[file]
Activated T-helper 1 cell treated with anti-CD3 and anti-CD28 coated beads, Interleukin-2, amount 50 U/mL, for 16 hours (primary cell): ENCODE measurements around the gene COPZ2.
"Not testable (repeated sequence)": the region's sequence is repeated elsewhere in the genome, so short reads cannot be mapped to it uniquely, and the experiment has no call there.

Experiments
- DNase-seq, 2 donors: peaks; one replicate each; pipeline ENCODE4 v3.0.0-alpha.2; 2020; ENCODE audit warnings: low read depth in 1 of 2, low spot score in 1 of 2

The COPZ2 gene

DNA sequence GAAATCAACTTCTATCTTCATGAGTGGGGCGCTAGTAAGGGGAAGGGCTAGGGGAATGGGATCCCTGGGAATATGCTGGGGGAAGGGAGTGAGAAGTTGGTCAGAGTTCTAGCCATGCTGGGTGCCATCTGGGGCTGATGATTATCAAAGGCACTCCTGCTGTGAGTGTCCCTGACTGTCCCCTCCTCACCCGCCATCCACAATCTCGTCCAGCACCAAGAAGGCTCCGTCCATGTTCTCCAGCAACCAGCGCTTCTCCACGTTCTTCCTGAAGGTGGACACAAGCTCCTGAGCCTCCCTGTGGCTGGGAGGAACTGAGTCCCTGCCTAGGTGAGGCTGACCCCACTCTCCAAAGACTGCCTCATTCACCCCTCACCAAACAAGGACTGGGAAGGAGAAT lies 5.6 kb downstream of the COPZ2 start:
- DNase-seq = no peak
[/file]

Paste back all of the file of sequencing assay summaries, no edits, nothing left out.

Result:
Activated T-helper 1 cell treated with anti-CD3 and anti-CD28 coated beads, Interleukin-2, amount 50 U/mL, for 16 hours (primary cell): ENCODE measurements around the gene COPZ2.
"Not testable (repeated sequence)": the region's sequence is repeated elsewhere in the genome, so short reads cannot be mapped to it uniquely, and the experiment has no call there.

Experiments
- DNase-seq, 2 donors: peaks; one replicate each; pipeline ENCODE4 v3.0.0-alpha.2; 2020; ENCODE audit warnings: low read depth in 1 of 2, low spot score in 1 of 2

The COPZ2 gene

DNA sequence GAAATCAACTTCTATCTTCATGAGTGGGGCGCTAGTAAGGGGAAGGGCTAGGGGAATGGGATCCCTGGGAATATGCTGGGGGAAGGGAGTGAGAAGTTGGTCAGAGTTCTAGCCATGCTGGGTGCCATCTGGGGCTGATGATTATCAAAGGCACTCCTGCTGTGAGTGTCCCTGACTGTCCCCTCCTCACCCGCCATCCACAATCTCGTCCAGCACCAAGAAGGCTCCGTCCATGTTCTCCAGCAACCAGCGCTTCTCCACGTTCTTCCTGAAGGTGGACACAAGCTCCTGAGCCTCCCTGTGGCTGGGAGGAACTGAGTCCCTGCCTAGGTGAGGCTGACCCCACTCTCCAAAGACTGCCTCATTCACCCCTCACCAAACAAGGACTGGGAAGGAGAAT lies 5.6 kb downstream of the COPZ2 start:
- DNase-seq = no peak